COVID-19 is now in every state in America, but citizens in Florida, Louisiana and Alabama are more likely - on average - to be considered at-risk of severe illness from the virus than those in California, Colorado and South Dakota. That’s according to maps created to illustrate the National Health Index, devised by Blue Cross Blue Shield (BCBS) healthcare.
The National Health Index charts the average health of every state and county of America, in comparison to the national average, and takes into account data from more than 41 million BCBS commercially insured members.
While younger people with no pre-existing health conditions have been hospitalized due to COVID-19 – and some have died from the virus – it is understood that those most at risk are people aged 65 and over, and people of any age who have serious underlying medical conditions (see list below).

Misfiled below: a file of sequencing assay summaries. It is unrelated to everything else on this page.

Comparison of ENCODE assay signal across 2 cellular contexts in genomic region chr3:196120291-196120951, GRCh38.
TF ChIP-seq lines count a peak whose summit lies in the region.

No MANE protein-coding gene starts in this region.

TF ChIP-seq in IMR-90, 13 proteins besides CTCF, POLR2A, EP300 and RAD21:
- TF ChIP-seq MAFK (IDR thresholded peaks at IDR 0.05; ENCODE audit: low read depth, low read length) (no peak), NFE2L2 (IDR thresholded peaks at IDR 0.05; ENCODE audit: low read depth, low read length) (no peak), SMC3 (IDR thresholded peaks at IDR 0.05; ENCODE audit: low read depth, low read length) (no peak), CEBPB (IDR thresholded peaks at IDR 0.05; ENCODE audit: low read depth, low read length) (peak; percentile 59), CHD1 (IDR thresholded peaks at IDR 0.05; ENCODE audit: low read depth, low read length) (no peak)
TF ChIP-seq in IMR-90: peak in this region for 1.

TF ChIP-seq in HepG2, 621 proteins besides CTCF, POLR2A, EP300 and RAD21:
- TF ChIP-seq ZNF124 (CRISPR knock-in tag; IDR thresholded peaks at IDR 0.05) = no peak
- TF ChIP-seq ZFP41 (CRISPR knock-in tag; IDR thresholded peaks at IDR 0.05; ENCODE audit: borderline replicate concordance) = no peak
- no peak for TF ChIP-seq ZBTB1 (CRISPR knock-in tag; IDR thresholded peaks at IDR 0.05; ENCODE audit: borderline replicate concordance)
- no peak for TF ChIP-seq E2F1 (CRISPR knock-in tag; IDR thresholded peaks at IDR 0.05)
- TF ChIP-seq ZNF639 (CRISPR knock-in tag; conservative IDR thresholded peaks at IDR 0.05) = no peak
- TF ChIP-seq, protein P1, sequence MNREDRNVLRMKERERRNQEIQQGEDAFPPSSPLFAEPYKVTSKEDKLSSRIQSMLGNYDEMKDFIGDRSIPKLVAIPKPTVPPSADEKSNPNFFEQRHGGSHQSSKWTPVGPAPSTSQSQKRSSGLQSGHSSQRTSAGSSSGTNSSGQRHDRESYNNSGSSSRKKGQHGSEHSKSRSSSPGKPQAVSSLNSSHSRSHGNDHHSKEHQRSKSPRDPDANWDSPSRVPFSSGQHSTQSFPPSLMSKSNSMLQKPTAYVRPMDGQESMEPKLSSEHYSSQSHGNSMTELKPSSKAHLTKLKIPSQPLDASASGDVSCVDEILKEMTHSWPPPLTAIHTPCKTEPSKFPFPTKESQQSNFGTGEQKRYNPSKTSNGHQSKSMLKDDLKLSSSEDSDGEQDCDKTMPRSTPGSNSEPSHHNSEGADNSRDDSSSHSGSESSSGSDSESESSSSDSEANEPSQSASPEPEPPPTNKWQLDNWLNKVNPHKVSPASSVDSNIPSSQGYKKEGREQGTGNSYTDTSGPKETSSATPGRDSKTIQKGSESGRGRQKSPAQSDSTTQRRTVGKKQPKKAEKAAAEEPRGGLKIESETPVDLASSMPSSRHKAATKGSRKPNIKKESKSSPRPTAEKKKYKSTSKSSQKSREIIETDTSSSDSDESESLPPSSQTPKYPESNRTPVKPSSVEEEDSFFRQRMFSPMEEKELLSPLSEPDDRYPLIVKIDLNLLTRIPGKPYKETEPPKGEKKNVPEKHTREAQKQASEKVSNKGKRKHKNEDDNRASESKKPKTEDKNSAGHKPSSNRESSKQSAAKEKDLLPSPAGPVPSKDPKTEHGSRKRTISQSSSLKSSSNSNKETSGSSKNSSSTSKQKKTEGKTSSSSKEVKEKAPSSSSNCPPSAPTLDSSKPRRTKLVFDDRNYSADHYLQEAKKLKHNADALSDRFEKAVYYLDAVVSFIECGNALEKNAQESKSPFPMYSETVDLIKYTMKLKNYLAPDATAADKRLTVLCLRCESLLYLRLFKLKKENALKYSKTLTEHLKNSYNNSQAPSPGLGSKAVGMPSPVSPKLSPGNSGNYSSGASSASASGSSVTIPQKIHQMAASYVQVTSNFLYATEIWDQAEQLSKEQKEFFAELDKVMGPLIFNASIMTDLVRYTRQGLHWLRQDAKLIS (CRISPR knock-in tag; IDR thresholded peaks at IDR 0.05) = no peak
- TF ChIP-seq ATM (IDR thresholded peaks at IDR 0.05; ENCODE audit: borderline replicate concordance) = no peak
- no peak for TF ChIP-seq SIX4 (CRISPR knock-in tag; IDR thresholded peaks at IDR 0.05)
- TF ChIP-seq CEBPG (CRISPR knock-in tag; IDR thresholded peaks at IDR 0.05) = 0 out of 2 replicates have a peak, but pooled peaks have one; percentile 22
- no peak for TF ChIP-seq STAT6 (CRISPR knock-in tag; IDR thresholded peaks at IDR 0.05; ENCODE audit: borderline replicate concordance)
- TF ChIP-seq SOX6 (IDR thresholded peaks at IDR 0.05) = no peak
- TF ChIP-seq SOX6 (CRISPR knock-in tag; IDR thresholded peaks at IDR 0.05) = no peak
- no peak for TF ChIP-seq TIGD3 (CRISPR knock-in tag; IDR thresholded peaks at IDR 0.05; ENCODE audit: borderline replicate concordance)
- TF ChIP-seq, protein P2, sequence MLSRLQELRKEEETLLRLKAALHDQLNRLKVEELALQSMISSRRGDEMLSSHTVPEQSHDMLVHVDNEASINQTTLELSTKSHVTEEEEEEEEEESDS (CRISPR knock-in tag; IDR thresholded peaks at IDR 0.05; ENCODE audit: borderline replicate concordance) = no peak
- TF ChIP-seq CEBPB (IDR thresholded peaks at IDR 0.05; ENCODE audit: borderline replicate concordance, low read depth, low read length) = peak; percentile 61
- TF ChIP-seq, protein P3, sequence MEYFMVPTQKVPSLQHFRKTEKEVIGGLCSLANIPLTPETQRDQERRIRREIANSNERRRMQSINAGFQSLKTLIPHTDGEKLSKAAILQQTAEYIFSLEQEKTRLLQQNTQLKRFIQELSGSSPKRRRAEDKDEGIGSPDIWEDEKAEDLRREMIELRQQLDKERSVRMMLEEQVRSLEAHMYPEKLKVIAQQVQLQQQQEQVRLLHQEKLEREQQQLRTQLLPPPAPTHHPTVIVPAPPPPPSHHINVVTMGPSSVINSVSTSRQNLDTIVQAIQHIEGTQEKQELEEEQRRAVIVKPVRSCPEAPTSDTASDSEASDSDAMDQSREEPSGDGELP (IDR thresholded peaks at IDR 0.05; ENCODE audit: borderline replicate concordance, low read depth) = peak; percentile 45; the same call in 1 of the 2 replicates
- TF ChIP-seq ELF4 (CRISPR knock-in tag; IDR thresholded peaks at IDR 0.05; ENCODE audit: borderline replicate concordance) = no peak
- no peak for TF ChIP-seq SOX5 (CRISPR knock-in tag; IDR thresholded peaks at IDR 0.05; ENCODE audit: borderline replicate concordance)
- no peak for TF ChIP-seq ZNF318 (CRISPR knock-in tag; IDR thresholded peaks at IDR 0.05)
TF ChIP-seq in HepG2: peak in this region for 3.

States with a higher population density have also seen a higher number of cases. At present, New York has experienced the brunt of COVID-19 deaths and the highest number of confirmed cases. At the time of writing, New York State has a total of 75,795 confirmed cases, with 40% of the total known cases across America. The actual, untested number of cases is likely to be far higher.
The overall findings of the National Health Index from BCBS, rated as one of the best health insurance companies in America, take into account various physical and mental health conditions, but not all of the conditions covered in the Index would make someone more at-risk of severe illness if they were to catch COVID-19. According to the CDC, the serious underlying medical conditions which would class a person as high-risk include: